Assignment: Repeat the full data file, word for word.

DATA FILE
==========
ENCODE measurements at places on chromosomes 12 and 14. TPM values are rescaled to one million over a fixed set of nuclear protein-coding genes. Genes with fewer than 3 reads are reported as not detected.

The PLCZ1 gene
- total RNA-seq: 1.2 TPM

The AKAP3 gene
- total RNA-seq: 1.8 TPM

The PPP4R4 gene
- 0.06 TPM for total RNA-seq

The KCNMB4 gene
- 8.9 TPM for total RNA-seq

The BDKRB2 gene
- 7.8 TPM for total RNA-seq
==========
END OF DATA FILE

ENCODE measurements at places on chromosomes 12 and 14. TPM values are rescaled to one million over a fixed set of nuclear protein-coding genes. Genes with fewer than 3 reads are reported as not detected.

The PLCZ1 gene
- total RNA-seq: 1.2 TPM

The AKAP3 gene
- total RNA-seq: 1.8 TPM

The PPP4R4 gene
- 0.06 TPM for total RNA-seq

The KCNMB4 gene
- 8.9 TPM for total RNA-seq

The BDKRB2 gene
- 7.8 TPM for total RNA-seq